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Teachers’ engagement with research

Written By: Lisa-Maria Muller
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5 min read
Original research by:

Walker M, Nelson J, Bradshaw S et al. (2019) Teachers’ engagement with research: What do we know? A Research Briefing. Education Endowment Foundation. Available at: https://educationendowmentfoundation.org.uk/public/files/Evaluation/Teachers_engagement_with_research_Research_Brief_JK.pdf (accessed 30 October 2019). 

Introduction 

This report studied how and if teachers in England use research to inform their practice. The results are based on a survey that was administered to a representative sample of teachers in England. The study used an updated version of a survey that was first administered in 2014, which allowed the researchers to make comparisons across time. The researchers were interested in finding out what sources of information teachers used in their decision-making, how supportive schools were of evidence use, teachers’ attitudes towards research and how far different groups of teachers differed in their engagement with research.

What is the research underpinning the study? 

This study was underpinned by findings on teachers’ use of research evidence from a previous survey and expanded by questions on school climate. The latter was added in this new edition as previous research (e.g. Brown and Zhang, 2016; Coldwell et al., 2017) found that school contexts in which teachers were encouraged to collaborate and experiment are often related to higher levels of research engagement.

How did they conduct the research?

The researchers used a survey to ask 1,670 teachers in England about their research use. The survey was adapted from a previous study (Nelson et al., 2017) and was administered between 19 September and 12 November 2017. The survey asked teachers about the relative influence that different sources of information had on their teaching (e.g. colleagues, academic research, etc.) and their school’s research climate. The study first analysed overall levels of research engagement and then compared different groups of schools and teachers; primary and secondary, senior and middle leaders and classroom teachers, different regions and percentage of free school meals (FSM).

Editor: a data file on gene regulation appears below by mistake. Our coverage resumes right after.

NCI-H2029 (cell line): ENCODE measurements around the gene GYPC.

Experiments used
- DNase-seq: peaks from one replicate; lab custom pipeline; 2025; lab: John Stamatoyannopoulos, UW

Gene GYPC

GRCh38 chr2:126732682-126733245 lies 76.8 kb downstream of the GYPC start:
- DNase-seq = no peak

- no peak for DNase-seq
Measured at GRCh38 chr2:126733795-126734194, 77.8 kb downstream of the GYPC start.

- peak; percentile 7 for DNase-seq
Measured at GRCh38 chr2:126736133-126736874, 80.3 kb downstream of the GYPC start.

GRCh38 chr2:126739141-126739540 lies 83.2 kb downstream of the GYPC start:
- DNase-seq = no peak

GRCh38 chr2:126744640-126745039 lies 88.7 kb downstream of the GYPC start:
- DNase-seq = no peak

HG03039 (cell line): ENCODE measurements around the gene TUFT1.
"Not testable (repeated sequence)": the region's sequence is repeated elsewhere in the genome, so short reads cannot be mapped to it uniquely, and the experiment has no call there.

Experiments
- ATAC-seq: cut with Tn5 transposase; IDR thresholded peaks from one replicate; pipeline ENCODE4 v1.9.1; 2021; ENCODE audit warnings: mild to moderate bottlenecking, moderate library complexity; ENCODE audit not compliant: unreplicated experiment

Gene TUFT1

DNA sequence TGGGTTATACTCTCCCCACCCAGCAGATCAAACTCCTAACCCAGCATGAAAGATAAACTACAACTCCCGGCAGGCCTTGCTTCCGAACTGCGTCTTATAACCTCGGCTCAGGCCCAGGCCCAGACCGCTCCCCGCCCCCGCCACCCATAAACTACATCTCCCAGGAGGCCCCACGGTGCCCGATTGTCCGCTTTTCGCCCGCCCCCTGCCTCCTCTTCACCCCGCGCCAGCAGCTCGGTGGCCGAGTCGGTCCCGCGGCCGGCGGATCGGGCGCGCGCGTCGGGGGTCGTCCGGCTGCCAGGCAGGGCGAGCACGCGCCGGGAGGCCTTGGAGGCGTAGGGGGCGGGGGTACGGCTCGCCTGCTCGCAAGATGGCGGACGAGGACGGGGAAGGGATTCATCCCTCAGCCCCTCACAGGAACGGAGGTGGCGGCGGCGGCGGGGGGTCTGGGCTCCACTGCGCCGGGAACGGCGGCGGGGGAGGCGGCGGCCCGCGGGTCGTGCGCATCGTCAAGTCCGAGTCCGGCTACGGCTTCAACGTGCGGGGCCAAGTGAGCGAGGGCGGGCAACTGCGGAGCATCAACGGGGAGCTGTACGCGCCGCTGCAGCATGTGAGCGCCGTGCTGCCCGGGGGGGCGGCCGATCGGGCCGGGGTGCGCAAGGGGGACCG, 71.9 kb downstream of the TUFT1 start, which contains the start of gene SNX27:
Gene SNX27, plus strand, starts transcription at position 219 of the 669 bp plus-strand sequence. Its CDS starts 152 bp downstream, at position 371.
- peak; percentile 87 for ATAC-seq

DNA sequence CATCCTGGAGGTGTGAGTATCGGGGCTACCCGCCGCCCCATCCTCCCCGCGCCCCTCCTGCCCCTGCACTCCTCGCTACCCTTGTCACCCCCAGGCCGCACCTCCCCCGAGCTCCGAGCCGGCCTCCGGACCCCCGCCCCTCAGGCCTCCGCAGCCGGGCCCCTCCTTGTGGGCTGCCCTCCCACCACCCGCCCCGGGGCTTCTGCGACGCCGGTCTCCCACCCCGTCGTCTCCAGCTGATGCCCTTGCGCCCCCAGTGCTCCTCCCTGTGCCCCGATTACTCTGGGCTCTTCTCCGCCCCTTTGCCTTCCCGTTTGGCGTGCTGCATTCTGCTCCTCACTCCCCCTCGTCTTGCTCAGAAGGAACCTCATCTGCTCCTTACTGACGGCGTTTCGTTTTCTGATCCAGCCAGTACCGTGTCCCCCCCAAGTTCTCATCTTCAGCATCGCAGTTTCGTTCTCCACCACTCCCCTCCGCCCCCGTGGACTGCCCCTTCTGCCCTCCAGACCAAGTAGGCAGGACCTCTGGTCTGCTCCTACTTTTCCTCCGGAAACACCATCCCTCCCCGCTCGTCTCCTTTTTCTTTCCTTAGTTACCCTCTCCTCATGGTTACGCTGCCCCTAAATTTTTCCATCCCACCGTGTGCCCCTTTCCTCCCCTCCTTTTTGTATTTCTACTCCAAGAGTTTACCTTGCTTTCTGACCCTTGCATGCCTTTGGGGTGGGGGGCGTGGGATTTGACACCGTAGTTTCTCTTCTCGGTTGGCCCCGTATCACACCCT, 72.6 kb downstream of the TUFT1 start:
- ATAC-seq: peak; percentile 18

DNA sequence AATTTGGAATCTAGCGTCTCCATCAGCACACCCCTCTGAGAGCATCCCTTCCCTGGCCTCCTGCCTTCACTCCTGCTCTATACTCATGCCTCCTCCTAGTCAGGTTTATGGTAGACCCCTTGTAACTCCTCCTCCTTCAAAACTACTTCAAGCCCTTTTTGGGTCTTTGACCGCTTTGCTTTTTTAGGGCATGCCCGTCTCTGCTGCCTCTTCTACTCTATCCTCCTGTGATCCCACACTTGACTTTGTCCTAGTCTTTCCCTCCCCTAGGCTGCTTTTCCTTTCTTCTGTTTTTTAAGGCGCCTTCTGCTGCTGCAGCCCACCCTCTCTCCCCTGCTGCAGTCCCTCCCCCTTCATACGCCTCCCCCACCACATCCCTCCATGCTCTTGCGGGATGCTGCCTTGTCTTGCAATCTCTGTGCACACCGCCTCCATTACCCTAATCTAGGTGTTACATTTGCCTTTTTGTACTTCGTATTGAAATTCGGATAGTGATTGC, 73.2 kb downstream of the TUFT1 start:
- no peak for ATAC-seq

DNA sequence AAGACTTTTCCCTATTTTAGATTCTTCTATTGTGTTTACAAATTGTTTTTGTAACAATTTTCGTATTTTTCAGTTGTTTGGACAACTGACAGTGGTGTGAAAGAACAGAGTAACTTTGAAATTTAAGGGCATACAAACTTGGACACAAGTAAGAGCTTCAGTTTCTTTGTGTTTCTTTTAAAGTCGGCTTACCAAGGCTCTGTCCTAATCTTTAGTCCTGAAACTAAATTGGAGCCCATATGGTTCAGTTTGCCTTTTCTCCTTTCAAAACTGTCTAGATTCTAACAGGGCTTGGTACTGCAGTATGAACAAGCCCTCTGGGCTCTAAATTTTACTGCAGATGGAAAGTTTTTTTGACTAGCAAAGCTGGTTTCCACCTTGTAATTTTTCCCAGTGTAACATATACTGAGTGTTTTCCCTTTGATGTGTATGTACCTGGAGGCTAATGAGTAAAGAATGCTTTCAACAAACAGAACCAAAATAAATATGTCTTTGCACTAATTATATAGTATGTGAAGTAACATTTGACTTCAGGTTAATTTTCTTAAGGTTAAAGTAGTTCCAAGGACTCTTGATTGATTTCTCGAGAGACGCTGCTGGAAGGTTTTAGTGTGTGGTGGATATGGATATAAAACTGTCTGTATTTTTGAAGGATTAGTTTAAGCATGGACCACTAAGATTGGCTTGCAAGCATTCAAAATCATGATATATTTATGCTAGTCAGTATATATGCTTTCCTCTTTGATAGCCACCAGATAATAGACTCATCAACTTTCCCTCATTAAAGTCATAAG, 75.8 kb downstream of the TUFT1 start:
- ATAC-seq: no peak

What were the key findings? 

The study found that academic research had relatively little impact on teachers’ classroom practice. Teachers were more likely to rely on their own or their school’s experience (60%) as well as ideas generated from other colleagues/schools (42%) or CPD (54%). Of those people who identified CPD as an important source of information, 84% said that the CPD they received was not research-based. The main sources of information had not changed since a first version of the survey was administered in 2014.

Overall, teachers responding to this survey reported that the schools they worked in were generally committed to supporting professional learning environments and the use of evidence. However, only 40% of respondents reported that their schools actively supported staff to engage critically with information sources and only 35% of schools made additional time available to teachers so they could engage with research. Despite the lack of formal processes, teachers’ attitudes towards research use were generally positive.

More primary than secondary school teachers and more senior leaders than middle leaders and classroom teachers believed that their school had a positive research culture. Primary school teachers were also significantly more likely than secondary school teachers to use research evidence to inform their practice, senior leaders were also more likely to do so than middle leaders and classroom teachers. Schools in the South West were more likely to engage with research than schools in the North East. Schools with the lowest 25% of attainment were more likely to use research evidence to inform their practice than schools with the highest 25% of attainment. Finally, teachers with 20 years or more experience reported lower levels of research engagement than teachers with four or fewer years of experience.